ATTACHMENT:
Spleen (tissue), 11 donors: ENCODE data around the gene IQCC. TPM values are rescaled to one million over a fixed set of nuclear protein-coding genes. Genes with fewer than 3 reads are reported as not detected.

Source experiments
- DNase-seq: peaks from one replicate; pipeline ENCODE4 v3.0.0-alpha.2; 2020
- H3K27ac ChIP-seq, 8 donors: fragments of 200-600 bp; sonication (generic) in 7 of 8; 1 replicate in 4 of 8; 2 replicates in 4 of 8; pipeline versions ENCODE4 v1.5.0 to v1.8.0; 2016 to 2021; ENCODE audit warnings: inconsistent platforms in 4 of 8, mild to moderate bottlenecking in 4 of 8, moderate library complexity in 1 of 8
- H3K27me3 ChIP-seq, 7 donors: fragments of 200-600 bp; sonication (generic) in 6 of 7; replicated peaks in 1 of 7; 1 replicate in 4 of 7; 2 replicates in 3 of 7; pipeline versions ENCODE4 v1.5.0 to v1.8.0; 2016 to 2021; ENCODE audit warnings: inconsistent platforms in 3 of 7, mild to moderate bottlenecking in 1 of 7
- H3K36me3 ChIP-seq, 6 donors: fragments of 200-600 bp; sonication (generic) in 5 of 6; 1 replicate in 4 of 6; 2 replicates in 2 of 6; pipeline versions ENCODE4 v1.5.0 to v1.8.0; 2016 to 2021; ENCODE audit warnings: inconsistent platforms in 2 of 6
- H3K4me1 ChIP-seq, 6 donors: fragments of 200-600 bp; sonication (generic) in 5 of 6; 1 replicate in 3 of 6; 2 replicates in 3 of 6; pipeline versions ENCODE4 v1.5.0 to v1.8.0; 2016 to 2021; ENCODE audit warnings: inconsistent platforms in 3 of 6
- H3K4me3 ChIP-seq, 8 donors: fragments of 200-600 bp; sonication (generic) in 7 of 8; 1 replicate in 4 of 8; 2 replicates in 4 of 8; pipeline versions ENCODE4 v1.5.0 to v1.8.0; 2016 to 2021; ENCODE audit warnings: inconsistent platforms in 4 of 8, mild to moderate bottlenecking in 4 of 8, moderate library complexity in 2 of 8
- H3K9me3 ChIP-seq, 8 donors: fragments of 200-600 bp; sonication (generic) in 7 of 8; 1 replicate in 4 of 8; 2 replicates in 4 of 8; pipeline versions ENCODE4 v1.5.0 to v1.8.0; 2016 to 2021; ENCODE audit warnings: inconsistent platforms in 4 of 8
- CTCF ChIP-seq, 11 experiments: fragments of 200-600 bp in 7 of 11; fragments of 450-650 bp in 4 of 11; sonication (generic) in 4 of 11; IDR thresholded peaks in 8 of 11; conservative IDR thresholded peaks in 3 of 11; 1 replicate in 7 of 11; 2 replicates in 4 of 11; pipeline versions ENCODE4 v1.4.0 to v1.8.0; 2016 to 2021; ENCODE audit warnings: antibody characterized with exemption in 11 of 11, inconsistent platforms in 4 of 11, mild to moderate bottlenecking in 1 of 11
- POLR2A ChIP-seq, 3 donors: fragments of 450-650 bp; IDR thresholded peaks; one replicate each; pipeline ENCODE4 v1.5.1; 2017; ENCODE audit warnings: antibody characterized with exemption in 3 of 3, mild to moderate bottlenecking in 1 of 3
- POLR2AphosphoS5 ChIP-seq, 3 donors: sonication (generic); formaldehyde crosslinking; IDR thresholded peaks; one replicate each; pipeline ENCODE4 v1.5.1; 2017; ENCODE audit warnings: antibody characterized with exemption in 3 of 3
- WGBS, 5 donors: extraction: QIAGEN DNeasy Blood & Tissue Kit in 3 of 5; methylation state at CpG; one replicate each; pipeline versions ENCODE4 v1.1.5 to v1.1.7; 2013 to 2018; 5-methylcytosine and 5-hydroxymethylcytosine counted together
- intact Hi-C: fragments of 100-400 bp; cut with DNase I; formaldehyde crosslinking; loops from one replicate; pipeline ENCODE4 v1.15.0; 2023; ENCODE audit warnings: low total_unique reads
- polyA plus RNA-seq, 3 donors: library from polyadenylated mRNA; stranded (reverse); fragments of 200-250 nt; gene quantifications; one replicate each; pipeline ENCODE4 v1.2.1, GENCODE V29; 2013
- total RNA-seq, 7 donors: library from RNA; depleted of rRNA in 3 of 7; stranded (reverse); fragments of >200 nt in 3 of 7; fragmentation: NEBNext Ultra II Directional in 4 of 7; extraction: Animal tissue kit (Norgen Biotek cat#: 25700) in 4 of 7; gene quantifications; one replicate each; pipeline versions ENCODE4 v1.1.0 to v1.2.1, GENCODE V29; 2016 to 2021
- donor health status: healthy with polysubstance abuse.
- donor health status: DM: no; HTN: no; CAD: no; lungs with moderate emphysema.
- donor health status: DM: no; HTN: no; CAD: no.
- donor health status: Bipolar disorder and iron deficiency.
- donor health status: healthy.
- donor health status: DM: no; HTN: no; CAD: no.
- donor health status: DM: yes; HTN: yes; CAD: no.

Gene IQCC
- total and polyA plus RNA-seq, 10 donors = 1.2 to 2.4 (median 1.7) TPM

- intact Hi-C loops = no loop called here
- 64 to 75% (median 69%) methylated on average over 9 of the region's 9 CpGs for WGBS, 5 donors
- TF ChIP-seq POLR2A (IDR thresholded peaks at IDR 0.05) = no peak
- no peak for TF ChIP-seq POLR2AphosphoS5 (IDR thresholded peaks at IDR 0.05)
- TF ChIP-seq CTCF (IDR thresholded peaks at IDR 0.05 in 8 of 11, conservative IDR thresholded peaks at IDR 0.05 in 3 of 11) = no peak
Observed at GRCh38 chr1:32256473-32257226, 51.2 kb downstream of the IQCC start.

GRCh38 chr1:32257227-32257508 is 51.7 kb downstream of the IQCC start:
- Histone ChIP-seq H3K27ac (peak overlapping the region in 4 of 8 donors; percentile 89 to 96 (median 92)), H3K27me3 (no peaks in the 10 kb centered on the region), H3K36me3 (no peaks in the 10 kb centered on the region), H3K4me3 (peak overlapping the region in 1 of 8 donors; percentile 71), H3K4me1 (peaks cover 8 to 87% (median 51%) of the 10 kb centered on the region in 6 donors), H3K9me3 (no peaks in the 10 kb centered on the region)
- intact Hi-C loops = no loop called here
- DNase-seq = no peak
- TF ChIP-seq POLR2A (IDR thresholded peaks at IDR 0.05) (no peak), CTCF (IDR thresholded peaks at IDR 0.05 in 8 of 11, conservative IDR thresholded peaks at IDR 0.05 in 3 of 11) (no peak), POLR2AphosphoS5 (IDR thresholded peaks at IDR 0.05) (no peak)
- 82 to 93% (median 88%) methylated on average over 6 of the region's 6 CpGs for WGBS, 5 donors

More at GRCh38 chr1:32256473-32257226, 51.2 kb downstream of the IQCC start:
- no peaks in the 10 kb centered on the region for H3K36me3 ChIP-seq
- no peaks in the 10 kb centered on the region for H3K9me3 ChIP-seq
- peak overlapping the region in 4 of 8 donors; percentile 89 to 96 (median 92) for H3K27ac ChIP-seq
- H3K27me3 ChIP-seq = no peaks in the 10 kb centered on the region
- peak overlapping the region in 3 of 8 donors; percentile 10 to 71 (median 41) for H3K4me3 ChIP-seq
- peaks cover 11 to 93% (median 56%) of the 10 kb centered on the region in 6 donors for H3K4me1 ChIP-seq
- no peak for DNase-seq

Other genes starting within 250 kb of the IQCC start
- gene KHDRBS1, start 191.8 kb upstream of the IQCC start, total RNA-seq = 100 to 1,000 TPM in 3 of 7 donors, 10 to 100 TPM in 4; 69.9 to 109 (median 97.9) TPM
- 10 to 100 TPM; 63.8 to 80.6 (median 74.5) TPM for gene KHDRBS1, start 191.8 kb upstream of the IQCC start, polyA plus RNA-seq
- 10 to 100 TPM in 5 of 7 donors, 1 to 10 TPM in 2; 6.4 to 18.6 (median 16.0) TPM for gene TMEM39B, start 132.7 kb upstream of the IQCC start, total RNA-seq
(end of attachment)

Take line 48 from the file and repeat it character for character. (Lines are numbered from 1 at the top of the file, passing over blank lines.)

- 10 to 100 TPM; 63.8 to 80.6 (median 74.5) TPM for gene KHDRBS1, start 191.8 kb upstream of the IQCC start, polyA plus RNA-seq